11/9 Changed the way the world takes to the sky
Aircraft were the chosen weapons of the September 11 terrorists. On that day the aviation industry, a vital part of the logistical infrastructure of the global economy, came to be perceived as a potential threat to international security. The industry and its customers have been paying the price ever since.
Scott Hamilton, a US-based aviation analyst with Leeham Company, said: “The US carriers were most affected by a total shutdown of the air traffic system for several days and the depressed traffic levels for months afterwards that affected airlines worldwide.” Hamilton said the incident cost the airline industry billions of dollars in revenues and profits. “The initial impact, which continued for several years, was the loss of billions of dollars in revenue and billions of dollars of increased security costs, the latter continuing to this day,” he said. He added the security measures put in effect that still exist are “intrusive, inconvenient and often questionable” in their effectiveness. “Since airlines pay for these measures, the cost from September 11 continues,” said Hamilton.
The incident completely changed the way the world travelled prior to September 11. “The industry continues to be justifiably paranoid about security risks,” said Hamilton. “But except for the lingering security issues and occasional terrorist plot, the industry has recovered from September 11.
“The security companies bene-fitted a great deal from September 11. They have more new lines of business in training flight crew on planes, special operation units that deal with hijackers, developing new technology to uncover new types of explosive devices and scanners to identify concealed weapons,” Riad Kahwaji, chief executive of the Institute for Near East and Gulf Military Analysis (INEGMA), told Gulf News. Companies such as OSI Systems Inc, whose Rapiscan unit makes airport security machines, saw its annual revenue grow from $111 million (Dh407.65 million) to a high of $623 million in 2008. Analysts project revenues in the $700 million range for 2012.
The transport sector, including airports, underground trains and courier companies, has seen the biggest impact from security fears after September 11 — and passengers are paying the price in time and money, said Kahwaji. Increasing costs of insurance, security and air marshals on planes have hiked the cost of travelling, he noted. Airports are forced to hire more security guards, buy electronic scanners, train personnel, monitor conveyor belts carrying luggage and invest in counter-terrorism technology.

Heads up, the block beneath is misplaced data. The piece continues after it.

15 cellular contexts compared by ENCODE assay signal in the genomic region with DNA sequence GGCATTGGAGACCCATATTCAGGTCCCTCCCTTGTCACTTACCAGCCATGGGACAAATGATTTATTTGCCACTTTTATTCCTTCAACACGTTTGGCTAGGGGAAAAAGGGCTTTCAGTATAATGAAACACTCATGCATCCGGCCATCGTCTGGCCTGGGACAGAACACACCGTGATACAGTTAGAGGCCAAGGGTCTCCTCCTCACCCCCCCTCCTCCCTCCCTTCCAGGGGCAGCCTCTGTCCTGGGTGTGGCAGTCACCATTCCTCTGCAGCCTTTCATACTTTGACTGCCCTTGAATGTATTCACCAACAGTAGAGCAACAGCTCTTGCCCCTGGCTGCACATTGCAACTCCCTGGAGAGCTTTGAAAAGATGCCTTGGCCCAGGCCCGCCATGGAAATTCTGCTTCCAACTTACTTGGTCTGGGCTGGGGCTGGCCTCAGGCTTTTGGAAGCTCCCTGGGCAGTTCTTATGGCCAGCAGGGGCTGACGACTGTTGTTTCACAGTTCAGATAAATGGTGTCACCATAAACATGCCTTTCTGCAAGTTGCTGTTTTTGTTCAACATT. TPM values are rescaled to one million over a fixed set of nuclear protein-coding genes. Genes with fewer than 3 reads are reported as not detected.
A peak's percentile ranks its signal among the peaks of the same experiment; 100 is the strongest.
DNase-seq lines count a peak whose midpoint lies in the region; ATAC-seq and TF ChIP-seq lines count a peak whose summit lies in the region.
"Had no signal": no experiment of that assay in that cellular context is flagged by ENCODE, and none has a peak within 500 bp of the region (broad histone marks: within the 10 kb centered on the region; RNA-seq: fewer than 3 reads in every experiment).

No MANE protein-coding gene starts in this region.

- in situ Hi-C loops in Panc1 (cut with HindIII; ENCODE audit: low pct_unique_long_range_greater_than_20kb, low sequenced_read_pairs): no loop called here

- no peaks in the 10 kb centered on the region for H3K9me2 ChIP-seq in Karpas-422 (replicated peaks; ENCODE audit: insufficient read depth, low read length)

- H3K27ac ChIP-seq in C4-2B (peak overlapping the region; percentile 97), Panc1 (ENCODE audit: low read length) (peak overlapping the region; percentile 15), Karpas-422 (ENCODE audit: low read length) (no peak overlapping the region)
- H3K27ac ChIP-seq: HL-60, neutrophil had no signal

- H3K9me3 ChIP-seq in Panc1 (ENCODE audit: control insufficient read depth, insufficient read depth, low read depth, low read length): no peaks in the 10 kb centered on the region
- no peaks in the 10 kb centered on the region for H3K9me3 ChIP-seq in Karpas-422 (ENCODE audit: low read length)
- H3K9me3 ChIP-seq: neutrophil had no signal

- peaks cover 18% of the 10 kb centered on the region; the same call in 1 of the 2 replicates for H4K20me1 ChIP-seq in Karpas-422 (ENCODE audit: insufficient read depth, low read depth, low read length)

“Travelling after September 11 is a whole new era, this is a historical phase that we have entered,” he said. The aviation industry faced further turbulence in the form of the global economic crisis that followed later in the decade. “The aviation industry has been facing events unrelated to terrorism, such as the global recession, the Japanese earthquake and tsunami, and oil disruptions due to the Middle Eastern Spring’, just to name a few,” said Hamilton. He added that health crisis, such as the SARS [Severe Acute Respiratory Syndrome] in recent years, also affected the air travel industry.
Looking ahead, Hamilton said that business is certainly more expensive for airlines because of increased security costs. But, “for the consumer, prices go up and prices go down. It would be tough to tie any long-term price cycles directly to September 11 at this stage,” he said.
As for the continuing security costs which are borne by the airlines, Hamilton said those are the “long-term financial impact. The impacts in the days, weeks, months and short-term years after September 11 have largely dissipated. Some airlines went out of business as a result of September 11 but others have sprung up. It all balances out,” he said.
Burden, big money to avoid risks
A decade after the September 11 attacks exposed US vulnerability and its intelligence failures, the security industry has been affected from America’s increasing vigilance. The US has spent an additional $400 billion on security plus $1.3 trillion on the wars in Iraq and Afghanistan, according to the Costs of War research project by Brown University’s Watson Institute for International Studies. America’s economy may be stagnating but defence spending and the cluster of security and intelligence establishments around it have had a bumper decade. US defence spending in 2011 totalled a whopping $700 billion, including the cost of wars in Iraq and Afghanistan, according to another estimate.
One monument to the craze in US national security spending is the $2 billion 1-million-square-foot facility in Utah designed to scan the mass of digital information — trillions of e-mails, web searches and commercial transactions — gathered by the National Security Agency, the US government’s electronics eavesdropping body.
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